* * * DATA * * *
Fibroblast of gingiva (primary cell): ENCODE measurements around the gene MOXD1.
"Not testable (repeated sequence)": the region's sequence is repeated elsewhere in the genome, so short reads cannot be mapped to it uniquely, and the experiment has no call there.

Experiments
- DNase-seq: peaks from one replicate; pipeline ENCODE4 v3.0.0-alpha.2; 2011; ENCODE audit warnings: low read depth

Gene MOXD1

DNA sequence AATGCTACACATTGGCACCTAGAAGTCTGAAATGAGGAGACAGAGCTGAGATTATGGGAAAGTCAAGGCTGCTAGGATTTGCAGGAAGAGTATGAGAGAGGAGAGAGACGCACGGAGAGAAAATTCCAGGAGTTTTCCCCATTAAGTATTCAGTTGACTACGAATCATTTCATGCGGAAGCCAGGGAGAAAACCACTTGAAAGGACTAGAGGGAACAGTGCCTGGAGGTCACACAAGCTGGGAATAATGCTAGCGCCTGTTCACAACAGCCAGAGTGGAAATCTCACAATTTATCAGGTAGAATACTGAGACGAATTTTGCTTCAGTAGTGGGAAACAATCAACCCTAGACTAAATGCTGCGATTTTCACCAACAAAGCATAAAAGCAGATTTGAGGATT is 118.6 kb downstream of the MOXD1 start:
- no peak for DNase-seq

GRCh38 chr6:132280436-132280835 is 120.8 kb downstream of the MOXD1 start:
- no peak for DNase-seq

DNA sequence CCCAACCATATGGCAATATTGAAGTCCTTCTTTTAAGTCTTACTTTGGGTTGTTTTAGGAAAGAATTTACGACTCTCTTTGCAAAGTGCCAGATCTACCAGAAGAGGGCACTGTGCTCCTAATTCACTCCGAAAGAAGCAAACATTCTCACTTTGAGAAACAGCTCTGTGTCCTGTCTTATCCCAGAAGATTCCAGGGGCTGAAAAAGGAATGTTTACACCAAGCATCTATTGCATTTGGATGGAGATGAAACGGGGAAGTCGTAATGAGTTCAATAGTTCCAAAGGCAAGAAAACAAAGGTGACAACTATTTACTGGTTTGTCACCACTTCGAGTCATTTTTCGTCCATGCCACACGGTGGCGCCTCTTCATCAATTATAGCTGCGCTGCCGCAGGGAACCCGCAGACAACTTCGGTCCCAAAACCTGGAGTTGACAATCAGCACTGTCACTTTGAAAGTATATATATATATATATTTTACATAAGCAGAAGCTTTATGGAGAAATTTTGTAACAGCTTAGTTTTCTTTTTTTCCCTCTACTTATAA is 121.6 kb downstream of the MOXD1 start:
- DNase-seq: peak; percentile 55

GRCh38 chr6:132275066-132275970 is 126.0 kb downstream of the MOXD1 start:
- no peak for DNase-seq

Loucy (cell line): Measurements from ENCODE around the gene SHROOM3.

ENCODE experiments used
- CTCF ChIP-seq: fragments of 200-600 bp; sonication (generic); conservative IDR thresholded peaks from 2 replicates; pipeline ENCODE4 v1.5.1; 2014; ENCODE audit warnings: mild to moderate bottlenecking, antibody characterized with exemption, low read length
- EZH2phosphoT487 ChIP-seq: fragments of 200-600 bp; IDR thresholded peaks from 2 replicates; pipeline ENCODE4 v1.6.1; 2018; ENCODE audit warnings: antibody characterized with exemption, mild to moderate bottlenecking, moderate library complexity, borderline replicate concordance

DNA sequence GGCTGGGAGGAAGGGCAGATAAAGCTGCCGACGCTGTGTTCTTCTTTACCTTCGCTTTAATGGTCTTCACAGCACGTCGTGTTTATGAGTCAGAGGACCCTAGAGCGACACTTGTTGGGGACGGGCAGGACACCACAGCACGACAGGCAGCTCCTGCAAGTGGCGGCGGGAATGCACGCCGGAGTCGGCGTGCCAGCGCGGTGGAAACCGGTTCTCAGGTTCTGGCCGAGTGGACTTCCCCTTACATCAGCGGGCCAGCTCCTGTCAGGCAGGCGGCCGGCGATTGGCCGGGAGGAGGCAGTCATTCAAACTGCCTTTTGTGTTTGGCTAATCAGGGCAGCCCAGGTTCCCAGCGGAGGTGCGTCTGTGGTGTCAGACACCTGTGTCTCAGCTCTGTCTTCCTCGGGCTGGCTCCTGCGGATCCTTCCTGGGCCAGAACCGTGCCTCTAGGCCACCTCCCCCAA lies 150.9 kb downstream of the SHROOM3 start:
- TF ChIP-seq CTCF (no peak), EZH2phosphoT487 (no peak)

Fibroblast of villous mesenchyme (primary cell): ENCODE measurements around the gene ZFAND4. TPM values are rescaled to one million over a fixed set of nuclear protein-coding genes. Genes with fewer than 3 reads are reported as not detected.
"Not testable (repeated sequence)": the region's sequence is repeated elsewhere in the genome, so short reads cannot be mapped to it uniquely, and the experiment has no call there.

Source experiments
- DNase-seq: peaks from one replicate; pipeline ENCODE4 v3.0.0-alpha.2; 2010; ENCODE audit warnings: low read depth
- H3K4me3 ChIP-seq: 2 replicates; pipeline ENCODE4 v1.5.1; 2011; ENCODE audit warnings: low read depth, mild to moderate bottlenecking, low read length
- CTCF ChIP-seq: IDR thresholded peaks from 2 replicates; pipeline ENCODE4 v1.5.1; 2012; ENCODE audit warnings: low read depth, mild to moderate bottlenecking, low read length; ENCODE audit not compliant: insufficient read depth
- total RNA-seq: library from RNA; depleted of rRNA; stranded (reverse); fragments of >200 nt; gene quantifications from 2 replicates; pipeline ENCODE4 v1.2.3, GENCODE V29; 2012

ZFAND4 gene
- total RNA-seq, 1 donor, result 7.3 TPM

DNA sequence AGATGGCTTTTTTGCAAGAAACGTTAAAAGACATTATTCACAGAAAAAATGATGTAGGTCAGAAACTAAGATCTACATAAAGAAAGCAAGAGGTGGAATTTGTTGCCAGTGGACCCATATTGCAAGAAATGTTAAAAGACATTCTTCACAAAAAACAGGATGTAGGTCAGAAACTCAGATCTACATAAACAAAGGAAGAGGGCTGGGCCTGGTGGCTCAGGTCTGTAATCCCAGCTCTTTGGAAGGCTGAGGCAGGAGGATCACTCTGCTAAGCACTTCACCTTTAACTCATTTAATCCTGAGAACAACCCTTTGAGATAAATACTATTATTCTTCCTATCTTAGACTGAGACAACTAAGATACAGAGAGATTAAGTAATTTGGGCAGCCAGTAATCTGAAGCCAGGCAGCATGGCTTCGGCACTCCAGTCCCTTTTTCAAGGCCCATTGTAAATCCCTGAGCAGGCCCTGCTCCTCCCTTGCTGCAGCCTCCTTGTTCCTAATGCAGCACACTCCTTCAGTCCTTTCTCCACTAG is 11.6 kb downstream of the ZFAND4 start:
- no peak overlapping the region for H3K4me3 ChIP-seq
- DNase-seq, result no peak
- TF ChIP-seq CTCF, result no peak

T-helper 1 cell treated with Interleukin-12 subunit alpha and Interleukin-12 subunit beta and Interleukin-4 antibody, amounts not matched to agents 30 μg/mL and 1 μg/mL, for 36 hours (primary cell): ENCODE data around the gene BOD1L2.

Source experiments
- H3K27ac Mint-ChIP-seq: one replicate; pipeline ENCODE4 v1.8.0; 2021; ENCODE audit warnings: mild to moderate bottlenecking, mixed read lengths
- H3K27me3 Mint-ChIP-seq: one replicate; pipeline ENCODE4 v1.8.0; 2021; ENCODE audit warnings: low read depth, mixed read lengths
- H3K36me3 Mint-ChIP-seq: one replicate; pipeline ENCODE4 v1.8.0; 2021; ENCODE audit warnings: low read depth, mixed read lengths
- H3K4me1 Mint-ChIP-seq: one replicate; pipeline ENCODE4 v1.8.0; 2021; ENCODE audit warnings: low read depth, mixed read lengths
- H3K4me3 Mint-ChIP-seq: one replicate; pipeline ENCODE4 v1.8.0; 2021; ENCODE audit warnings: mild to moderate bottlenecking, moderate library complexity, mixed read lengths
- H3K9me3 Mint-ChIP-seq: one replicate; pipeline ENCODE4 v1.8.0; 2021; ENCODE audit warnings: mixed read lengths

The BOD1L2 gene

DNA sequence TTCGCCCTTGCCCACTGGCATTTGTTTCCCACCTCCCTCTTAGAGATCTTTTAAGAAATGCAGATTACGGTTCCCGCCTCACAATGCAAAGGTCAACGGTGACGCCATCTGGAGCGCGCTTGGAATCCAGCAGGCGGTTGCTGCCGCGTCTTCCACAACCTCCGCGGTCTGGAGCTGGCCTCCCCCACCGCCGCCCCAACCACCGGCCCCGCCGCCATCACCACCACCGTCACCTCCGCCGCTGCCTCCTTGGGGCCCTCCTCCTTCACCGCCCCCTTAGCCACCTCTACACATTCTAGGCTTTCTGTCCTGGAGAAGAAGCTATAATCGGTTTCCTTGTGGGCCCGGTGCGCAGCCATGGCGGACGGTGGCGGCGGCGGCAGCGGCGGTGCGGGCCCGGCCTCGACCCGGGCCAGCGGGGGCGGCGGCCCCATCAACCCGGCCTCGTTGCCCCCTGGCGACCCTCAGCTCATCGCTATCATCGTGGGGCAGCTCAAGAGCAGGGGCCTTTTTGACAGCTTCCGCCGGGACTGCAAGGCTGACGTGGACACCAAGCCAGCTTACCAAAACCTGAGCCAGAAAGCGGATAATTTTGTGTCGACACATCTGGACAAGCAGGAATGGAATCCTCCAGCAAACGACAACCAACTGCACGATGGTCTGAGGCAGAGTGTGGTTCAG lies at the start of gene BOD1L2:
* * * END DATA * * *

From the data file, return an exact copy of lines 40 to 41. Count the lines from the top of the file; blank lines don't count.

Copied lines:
- H3K9me3 Mint-ChIP-seq: one replicate; pipeline ENCODE4 v1.8.0; 2021; ENCODE audit warnings: mixed read lengths

The BOD1L2 gene